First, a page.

VIDEO: Tracking Kahauale’a 2 lava flow on Hawaii Island




HAWAII VOLCANOES NATIONAL PARK, Hawaii – Scientists are keeping an eye on an active lava flow that has crawled nearly 5 miles from Pu’u O’o crater.

Its a slow lava flow, moving a mere 100 feet a day. But unlike the majority of the lava flows associated with the 31 year eruption on the volcanic East Rift Zone, this flow is going towards the northeast. Usually, the lava heads south, downhill towards the ocean. That means this lava is slowly heading towards populated Puna mauka subdivisions.

USGS HVO map: Map showing the Kahaualeʻa 2 flow in relation to the eastern part of the Big Island as of January 24, 2014. The front of the Kahaualeʻa 2 flow was 7.8 km (4.8 miles) northeast of Puʻu ʻŌʻō last week. These fingers stalled during a prolonged deflation–inflation cycle (DI event) at Kīlauea’s summit which started on January 17 and appears to be just finishing today (January 24). Lava flows have since resumed but are active closer to Puʻu ʻŌʻō, with the focus of activity about 5.6 km (3.5 miles) from the vent. The area of the Kahaualeʻa 2 flow as of January 10 is shown in pink, while widening of the flow as of January 24 is shown in red. Older lava flows are distinguished by color: episodes 1–48b flows (1983–1986) are shown in gray; episodes 48c–49 flows (1986–1992) are pale yellow; episodes 50–55 flows (1992–2007) are tan; episodes 58–60 flows (2007–2011) are pale orange, and episode 61 flows (2011–2013) are reddish orange. The active lava tube is shown with a yellow line.

USGS HVO map: Map showing the Kahaualeʻa 2 flow in relation to the eastern part of the Big Island as of January 24, 2014. The front of the Kahaualeʻa 2 flow was 7.8 km (4.8 miles) northeast of Puʻu ʻŌʻō last week. These fingers stalled during a prolonged deflation–inflation cycle (DI event) at Kīlauea’s summit which started on January 17 and appears to be just finishing today (January 24). Lava flows have since resumed but are active closer to Puʻu ʻŌʻō, with the focus of activity about 5.6 km (3.5 miles) from the vent. The area of the Kahaualeʻa 2 flow as of January 10 is shown in pink, while widening of the flow as of January 24 is shown in red. Older lava flows are distinguished by color: episodes 1–48b flows (1983–1986) are shown in gray; episodes 48c–49 flows (1986–1992) are pale yellow; episodes 50–55 flows (1992–2007) are tan; episodes 58–60 flows (2007–2011) are pale orange, and episode 61 flows (2011–2013) are reddish orange. The active lava tube is shown with a yellow line.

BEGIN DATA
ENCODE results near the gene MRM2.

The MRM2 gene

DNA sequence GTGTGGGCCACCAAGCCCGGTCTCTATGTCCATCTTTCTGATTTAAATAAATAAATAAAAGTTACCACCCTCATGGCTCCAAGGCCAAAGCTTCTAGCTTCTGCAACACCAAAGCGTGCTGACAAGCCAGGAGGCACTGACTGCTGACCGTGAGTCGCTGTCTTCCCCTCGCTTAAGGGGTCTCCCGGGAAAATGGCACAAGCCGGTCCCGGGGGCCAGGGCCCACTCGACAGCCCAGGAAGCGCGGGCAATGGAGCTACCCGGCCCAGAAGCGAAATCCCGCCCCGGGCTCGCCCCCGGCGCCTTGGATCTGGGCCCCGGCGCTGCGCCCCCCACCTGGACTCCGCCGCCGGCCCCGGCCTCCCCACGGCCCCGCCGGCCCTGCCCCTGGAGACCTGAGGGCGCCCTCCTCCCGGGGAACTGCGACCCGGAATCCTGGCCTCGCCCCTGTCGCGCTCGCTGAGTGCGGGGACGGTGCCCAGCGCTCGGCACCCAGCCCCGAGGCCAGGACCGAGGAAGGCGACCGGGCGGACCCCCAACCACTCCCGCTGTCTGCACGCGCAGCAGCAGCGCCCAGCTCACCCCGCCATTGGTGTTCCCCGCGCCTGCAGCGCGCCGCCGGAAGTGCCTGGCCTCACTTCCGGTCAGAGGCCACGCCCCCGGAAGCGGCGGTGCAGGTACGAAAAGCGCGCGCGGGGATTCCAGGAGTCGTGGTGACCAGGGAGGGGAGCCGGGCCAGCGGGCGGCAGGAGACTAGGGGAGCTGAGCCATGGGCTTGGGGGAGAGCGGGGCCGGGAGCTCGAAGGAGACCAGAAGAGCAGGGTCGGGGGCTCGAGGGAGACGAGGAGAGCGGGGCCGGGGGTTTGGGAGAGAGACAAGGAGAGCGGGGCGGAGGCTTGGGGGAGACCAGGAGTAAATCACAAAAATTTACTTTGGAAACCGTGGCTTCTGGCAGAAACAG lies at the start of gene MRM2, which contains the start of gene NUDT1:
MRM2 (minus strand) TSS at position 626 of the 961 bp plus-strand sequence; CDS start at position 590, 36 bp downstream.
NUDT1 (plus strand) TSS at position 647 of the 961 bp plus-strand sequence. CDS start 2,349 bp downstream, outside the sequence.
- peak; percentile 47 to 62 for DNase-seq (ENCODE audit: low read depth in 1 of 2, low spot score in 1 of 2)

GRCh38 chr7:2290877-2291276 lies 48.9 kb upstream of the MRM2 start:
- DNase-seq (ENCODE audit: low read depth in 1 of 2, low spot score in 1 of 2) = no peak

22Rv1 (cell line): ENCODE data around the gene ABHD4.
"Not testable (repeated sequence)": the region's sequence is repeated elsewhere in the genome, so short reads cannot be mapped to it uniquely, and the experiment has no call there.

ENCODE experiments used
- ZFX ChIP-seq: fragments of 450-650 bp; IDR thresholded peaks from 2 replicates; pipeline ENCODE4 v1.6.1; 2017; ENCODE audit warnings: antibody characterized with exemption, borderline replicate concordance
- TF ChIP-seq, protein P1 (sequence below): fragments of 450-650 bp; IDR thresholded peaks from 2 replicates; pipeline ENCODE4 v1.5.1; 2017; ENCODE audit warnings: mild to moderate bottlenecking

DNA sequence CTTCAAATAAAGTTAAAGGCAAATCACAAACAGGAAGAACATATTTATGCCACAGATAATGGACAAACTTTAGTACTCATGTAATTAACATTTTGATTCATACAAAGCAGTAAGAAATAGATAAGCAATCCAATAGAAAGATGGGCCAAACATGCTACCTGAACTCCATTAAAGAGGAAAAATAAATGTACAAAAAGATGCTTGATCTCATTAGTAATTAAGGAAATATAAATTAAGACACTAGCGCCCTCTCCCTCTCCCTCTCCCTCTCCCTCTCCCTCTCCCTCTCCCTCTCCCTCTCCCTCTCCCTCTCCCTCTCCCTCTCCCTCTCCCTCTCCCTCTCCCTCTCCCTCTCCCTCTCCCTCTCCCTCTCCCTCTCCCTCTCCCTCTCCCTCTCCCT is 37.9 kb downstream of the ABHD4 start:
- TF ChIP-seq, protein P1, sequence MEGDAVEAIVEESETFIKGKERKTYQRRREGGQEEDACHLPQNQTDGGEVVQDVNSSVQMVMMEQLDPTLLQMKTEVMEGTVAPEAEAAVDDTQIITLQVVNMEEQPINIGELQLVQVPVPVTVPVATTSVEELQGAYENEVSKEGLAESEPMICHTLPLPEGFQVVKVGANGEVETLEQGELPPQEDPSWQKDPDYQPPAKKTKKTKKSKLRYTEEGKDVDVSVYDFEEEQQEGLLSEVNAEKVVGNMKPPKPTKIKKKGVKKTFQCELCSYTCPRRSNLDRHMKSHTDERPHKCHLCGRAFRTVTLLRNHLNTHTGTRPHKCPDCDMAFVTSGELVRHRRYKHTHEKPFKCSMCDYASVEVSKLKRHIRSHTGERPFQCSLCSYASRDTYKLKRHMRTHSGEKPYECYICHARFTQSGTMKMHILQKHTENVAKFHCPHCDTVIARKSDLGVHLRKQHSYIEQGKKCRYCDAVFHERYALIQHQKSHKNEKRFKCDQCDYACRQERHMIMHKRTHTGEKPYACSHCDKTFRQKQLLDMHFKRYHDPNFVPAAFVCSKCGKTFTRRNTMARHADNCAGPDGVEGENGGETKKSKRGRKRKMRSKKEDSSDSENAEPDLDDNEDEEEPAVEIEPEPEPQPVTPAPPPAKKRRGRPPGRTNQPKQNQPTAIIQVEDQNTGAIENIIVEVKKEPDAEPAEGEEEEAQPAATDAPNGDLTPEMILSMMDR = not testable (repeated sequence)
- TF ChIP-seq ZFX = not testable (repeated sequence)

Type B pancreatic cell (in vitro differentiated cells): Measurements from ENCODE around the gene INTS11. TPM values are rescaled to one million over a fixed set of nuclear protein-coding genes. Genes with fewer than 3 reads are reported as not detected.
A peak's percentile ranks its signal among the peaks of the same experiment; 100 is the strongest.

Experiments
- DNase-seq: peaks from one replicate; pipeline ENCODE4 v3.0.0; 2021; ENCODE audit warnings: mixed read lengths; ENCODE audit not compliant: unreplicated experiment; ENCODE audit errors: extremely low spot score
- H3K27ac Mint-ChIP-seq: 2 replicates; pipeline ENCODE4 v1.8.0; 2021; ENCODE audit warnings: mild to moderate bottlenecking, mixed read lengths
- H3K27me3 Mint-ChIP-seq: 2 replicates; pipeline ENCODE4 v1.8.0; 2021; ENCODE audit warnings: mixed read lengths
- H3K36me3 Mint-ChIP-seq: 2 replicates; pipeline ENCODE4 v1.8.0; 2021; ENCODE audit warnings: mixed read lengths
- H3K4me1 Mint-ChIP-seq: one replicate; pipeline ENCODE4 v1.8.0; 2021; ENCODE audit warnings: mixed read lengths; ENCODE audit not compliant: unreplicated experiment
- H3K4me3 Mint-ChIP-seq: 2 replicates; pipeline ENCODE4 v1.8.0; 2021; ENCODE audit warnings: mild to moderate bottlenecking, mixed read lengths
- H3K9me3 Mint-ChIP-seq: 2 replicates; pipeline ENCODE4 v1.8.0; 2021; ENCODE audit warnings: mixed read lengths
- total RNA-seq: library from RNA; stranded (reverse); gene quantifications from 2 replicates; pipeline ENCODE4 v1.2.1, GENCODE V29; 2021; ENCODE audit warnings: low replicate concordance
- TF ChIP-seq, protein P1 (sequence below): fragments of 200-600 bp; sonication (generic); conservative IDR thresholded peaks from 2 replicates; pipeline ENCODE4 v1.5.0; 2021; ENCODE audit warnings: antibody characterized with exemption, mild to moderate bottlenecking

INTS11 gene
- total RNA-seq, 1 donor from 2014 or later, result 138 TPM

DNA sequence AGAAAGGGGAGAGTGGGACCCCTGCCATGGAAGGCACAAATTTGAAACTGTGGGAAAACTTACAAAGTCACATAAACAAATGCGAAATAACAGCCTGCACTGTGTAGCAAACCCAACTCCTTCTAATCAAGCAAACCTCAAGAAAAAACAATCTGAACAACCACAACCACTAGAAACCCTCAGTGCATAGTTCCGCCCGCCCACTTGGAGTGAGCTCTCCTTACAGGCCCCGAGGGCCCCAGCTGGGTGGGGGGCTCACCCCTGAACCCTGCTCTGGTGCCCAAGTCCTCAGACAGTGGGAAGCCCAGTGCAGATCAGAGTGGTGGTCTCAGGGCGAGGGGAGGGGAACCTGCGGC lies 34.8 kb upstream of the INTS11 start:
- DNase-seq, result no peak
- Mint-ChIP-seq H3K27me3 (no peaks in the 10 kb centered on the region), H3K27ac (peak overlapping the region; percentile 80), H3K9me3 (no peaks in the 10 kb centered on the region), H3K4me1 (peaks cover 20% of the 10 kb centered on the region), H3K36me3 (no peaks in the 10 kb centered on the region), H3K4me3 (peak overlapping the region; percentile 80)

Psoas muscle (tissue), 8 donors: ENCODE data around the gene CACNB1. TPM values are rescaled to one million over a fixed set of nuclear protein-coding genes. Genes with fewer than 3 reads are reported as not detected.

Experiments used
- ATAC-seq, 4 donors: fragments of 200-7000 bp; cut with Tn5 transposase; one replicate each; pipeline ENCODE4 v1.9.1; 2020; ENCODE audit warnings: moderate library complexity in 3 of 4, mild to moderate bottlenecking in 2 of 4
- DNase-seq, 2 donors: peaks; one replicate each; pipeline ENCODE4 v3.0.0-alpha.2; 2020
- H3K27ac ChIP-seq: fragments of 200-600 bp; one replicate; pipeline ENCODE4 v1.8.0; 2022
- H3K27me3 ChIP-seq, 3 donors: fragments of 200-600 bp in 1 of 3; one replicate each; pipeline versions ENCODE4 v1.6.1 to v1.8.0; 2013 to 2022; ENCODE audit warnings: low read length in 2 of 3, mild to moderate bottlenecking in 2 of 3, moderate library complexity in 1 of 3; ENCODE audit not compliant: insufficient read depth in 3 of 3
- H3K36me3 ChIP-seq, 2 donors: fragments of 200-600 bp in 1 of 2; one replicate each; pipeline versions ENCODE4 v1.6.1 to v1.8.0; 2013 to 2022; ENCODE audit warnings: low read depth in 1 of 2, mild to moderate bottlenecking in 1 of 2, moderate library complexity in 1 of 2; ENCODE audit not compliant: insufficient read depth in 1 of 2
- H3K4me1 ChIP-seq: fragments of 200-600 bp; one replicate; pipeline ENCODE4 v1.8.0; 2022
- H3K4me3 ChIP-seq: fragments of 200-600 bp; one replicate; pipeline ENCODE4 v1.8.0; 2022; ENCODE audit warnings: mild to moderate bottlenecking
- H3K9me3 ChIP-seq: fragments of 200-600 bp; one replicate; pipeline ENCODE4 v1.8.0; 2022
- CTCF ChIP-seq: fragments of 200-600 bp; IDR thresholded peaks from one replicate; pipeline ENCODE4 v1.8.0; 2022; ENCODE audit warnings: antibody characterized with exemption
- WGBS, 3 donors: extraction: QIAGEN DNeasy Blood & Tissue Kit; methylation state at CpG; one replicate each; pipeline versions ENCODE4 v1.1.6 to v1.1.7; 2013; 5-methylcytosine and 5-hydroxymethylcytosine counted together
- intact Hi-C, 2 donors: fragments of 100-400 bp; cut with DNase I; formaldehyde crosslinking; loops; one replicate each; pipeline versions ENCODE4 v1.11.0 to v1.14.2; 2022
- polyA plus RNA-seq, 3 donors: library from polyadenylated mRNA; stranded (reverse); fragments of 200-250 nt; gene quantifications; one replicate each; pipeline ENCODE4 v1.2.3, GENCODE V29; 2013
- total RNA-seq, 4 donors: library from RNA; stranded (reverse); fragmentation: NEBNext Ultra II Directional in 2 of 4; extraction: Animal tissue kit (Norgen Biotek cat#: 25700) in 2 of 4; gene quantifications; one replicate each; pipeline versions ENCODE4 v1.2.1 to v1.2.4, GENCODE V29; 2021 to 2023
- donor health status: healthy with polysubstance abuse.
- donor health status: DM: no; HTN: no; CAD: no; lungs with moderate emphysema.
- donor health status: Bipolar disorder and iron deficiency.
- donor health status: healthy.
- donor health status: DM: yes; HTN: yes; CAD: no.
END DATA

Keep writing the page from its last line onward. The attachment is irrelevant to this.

The US Geological Survey’s Hawaiian Volcano Observatory says there is no need for alarm right now, but they have been running the data on possible scenarios. Some of those findings were discussed at the recent After Dark in the Park talk at the Hawaii Volcanoes National Park.

In our feature story, geologist Tim Orr describes the latest lava flow, called Kahaule’a 2.

Orr’s message was repeated in a recent Volcano Watch article, written weekly by the scientists at the HVO.

Unless there is a significant change at Puʻu ʻŌʻō, the Kahaualeʻa flow poses no imminent threat to infrastructure, but will likely continue advancing toward the northeast, burning forest as it does. It could eventually reach communities far downslope, but fortunately, the East Rift Zone eruptive output remains weak. At its current pace, the Kahaualeʻa flow would take more than a year to reach populated areas.USGS HVO Volcano Watch article, January 2, 2014

USGS HVO photo: The lava pond at the northeast cone had several spatter sources active on the pond margin, throwing spatter to a height of a few meters (yards).

USGS HVO photo: The lava pond at the northeast cone had several spatter sources active on the pond margin, throwing spatter to a height of a few meters (yards).

Recently, there was a break in the action. Scientists say deflation at the summit of Kilauea last week led to a reduction in lava supply and a shutdown to the Kahaule’a 2 flow front. However, over the past week, summit inflation has returned… and new breakouts have appeared on the flow, although they are well behind the former flow front.

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